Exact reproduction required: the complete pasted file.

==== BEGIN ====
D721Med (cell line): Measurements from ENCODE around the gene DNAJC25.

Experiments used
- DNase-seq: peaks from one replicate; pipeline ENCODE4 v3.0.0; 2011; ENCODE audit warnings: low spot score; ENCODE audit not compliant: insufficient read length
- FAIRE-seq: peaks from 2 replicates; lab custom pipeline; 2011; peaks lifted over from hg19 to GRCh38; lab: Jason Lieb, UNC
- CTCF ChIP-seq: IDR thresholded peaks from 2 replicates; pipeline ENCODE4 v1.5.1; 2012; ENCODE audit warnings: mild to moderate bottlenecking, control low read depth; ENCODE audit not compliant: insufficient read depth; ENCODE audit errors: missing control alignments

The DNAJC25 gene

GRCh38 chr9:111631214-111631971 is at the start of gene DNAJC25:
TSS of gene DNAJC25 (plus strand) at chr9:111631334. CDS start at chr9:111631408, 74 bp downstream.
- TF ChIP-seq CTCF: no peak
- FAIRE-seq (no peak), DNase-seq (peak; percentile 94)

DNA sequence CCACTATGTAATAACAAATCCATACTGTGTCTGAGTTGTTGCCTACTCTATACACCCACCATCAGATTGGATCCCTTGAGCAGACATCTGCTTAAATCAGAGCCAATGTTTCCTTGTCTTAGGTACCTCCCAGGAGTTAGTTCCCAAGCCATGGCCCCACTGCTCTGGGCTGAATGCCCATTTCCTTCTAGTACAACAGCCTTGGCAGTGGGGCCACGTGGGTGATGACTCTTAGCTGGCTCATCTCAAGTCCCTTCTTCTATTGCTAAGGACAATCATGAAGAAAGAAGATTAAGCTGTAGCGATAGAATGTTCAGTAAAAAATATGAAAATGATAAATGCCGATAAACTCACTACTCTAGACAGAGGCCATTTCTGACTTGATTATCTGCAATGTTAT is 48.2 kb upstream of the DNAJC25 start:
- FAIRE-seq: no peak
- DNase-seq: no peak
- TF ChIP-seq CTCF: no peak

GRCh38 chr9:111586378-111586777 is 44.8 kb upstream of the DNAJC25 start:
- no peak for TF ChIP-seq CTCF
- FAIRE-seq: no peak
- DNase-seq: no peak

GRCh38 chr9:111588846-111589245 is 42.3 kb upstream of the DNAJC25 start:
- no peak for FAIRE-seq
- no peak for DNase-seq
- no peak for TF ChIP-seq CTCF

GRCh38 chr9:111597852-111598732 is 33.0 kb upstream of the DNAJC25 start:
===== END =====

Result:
D721Med (cell line): Measurements from ENCODE around the gene DNAJC25.

Experiments used
- DNase-seq: peaks from one replicate; pipeline ENCODE4 v3.0.0; 2011; ENCODE audit warnings: low spot score; ENCODE audit not compliant: insufficient read length
- FAIRE-seq: peaks from 2 replicates; lab custom pipeline; 2011; peaks lifted over from hg19 to GRCh38; lab: Jason Lieb, UNC
- CTCF ChIP-seq: IDR thresholded peaks from 2 replicates; pipeline ENCODE4 v1.5.1; 2012; ENCODE audit warnings: mild to moderate bottlenecking, control low read depth; ENCODE audit not compliant: insufficient read depth; ENCODE audit errors: missing control alignments

The DNAJC25 gene

GRCh38 chr9:111631214-111631971 is at the start of gene DNAJC25:
TSS of gene DNAJC25 (plus strand) at chr9:111631334. CDS start at chr9:111631408, 74 bp downstream.
- TF ChIP-seq CTCF: no peak
- FAIRE-seq (no peak), DNase-seq (peak; percentile 94)

DNA sequence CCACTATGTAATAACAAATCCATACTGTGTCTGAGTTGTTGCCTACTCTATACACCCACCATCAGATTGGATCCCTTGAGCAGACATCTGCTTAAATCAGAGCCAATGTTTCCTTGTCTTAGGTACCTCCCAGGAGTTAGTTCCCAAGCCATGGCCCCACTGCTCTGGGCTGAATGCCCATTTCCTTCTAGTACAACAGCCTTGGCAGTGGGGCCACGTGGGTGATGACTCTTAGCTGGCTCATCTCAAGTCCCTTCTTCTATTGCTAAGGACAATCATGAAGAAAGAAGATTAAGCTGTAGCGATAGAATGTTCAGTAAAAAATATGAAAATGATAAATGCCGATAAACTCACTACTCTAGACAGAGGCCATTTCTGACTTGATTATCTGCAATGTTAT is 48.2 kb upstream of the DNAJC25 start:
- FAIRE-seq: no peak
- DNase-seq: no peak
- TF ChIP-seq CTCF: no peak

GRCh38 chr9:111586378-111586777 is 44.8 kb upstream of the DNAJC25 start:
- no peak for TF ChIP-seq CTCF
- FAIRE-seq: no peak
- DNase-seq: no peak

GRCh38 chr9:111588846-111589245 is 42.3 kb upstream of the DNAJC25 start:
- no peak for FAIRE-seq
- no peak for DNase-seq
- no peak for TF ChIP-seq CTCF

GRCh38 chr9:111597852-111598732 is 33.0 kb upstream of the DNAJC25 start: